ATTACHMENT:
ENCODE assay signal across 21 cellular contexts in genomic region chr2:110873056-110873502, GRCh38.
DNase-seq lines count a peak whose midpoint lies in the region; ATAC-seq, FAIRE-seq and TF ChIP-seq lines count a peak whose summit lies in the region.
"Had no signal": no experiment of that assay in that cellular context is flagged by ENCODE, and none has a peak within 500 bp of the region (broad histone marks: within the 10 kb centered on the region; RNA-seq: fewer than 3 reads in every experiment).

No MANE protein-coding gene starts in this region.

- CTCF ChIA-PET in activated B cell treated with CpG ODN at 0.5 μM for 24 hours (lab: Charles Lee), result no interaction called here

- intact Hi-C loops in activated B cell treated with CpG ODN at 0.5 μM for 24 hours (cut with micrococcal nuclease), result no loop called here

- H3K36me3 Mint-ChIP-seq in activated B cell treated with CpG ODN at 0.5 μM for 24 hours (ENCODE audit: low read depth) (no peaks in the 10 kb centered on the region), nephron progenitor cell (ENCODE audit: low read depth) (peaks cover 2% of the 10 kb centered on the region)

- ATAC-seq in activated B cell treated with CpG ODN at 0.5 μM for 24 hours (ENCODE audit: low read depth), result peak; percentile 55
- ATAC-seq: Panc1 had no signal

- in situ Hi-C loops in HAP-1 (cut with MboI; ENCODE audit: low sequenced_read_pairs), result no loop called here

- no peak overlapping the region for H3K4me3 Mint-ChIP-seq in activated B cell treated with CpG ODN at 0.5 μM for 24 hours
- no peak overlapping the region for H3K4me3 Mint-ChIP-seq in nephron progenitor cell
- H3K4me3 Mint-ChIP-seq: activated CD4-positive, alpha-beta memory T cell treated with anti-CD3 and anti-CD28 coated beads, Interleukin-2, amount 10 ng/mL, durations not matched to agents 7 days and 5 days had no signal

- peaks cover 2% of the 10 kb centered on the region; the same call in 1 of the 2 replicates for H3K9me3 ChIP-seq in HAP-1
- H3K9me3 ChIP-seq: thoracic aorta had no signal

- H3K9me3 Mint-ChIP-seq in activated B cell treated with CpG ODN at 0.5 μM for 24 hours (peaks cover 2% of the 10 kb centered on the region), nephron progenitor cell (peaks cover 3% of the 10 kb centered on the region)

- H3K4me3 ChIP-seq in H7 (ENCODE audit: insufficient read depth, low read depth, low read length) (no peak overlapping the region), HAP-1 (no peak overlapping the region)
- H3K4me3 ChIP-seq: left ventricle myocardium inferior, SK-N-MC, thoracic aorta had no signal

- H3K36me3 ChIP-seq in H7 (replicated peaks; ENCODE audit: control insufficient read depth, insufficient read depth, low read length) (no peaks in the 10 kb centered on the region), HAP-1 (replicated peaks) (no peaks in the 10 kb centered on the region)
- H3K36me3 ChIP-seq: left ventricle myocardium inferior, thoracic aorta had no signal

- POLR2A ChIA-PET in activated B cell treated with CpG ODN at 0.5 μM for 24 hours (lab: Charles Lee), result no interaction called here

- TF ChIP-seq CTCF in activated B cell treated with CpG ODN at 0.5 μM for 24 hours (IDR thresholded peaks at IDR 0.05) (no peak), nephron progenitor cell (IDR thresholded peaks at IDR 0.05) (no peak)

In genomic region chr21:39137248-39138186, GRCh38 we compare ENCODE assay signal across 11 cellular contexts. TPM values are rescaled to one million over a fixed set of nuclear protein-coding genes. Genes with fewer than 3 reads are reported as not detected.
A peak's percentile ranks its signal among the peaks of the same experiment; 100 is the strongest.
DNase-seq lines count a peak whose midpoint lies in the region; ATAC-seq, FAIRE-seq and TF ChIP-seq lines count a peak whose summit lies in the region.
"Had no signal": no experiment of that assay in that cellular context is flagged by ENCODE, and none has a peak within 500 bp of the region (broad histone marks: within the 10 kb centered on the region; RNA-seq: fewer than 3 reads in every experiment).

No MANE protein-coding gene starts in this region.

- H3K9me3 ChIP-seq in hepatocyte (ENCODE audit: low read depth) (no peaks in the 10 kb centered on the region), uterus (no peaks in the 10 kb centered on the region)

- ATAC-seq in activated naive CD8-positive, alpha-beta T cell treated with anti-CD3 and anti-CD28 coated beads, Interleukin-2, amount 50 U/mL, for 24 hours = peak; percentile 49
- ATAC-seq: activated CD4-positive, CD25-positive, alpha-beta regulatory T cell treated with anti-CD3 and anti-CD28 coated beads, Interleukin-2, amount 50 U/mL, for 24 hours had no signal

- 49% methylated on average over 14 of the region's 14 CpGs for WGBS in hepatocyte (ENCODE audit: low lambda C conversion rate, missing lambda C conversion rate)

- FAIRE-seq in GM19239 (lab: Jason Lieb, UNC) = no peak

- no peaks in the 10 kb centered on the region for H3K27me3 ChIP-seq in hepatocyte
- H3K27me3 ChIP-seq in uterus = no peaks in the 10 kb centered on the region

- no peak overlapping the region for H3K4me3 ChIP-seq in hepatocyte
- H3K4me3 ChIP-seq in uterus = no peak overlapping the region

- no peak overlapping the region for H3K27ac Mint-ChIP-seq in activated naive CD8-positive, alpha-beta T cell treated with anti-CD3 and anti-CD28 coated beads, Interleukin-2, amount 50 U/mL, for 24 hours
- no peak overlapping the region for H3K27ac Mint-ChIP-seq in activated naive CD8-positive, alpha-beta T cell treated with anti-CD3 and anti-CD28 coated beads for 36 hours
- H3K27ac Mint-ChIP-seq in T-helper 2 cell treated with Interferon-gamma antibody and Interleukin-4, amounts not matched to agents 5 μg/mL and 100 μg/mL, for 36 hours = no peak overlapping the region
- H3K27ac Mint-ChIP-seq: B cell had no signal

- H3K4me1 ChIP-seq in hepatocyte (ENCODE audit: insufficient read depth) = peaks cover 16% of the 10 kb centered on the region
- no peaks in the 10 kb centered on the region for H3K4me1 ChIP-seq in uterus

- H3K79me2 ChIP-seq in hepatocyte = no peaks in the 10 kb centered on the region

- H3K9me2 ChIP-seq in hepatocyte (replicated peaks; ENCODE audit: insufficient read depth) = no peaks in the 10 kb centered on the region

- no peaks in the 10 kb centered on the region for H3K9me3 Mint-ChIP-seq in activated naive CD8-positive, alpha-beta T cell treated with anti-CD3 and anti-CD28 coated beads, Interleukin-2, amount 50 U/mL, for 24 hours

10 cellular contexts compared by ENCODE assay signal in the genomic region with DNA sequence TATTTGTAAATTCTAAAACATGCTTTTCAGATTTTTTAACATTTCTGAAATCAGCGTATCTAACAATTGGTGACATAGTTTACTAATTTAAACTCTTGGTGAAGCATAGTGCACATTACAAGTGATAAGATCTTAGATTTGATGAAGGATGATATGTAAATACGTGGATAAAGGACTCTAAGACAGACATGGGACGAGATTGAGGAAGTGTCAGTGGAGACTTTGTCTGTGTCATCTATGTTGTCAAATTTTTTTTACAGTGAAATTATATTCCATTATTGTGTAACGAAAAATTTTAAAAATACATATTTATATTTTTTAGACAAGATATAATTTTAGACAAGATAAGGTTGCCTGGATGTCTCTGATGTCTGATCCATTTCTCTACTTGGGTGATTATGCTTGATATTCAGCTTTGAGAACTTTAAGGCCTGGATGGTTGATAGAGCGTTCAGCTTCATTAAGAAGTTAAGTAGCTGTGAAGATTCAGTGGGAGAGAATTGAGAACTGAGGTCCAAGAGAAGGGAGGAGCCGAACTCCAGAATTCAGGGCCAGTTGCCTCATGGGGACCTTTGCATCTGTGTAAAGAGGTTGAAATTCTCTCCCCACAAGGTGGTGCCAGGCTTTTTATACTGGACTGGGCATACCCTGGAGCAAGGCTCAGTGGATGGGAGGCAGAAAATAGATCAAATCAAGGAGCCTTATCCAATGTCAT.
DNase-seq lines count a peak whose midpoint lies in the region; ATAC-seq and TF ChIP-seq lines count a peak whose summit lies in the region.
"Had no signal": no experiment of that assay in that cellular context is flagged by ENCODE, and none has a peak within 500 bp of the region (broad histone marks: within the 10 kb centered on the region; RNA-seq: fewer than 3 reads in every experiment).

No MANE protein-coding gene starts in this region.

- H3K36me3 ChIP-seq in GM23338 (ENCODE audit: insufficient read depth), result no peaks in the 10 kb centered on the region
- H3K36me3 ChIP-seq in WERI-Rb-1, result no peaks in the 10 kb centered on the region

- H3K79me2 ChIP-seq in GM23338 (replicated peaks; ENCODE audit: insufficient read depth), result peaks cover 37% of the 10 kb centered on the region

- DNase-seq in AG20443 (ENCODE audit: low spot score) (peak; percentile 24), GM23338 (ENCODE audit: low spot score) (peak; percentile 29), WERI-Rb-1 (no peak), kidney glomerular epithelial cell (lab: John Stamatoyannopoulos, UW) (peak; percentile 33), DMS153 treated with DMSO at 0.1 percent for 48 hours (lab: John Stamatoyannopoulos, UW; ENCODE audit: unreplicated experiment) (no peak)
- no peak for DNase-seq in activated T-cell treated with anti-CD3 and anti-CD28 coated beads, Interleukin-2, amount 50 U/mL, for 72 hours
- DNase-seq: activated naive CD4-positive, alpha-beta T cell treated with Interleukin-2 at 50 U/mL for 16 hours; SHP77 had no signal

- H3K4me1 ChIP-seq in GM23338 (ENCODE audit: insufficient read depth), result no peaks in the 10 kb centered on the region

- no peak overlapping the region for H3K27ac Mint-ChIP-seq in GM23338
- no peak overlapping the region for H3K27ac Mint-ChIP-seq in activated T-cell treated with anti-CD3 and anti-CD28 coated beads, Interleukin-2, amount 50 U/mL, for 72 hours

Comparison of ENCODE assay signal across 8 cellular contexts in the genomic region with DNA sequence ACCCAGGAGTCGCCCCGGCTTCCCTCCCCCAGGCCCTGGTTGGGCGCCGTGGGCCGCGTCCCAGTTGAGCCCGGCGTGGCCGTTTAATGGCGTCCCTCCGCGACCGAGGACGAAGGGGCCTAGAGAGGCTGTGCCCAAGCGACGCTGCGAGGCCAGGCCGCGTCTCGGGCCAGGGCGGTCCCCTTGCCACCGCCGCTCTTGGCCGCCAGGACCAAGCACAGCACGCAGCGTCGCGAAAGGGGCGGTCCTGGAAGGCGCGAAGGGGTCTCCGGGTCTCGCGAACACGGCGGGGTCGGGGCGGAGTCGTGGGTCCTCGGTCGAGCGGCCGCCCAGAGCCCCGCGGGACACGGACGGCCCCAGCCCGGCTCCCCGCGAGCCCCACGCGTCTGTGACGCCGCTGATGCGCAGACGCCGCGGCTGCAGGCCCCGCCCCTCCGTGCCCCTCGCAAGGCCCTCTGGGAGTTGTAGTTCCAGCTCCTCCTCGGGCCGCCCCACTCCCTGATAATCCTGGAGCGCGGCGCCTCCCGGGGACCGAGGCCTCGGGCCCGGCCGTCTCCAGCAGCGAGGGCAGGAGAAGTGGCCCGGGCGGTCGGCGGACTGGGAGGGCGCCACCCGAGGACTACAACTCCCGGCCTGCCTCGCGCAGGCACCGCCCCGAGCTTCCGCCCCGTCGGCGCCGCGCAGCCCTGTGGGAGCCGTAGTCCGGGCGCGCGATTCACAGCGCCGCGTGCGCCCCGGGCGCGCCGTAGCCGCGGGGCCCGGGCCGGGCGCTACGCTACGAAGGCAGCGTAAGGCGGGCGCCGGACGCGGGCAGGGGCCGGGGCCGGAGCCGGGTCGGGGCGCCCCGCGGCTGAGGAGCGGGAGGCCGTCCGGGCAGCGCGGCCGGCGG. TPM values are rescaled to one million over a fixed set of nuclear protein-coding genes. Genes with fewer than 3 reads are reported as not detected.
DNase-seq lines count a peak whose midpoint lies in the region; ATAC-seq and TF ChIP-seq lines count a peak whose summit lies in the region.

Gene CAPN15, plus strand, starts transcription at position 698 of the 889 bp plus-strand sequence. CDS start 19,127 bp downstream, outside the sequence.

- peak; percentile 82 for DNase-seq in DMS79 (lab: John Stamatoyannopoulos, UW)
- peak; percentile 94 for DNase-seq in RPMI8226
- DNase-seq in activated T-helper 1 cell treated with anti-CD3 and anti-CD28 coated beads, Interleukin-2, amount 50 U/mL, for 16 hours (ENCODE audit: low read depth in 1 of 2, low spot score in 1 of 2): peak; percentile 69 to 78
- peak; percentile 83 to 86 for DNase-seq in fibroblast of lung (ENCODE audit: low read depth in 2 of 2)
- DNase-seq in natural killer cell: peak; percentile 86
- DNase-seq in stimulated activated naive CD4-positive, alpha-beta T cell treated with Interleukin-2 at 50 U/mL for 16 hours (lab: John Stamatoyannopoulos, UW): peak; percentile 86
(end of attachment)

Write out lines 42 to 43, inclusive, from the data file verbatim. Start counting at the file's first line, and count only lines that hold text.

- no peaks in the 10 kb centered on the region for H3K4me1 ChIP-seq in uterus

- H3K79me2 ChIP-seq in hepatocyte = no peaks in the 10 kb centered on the region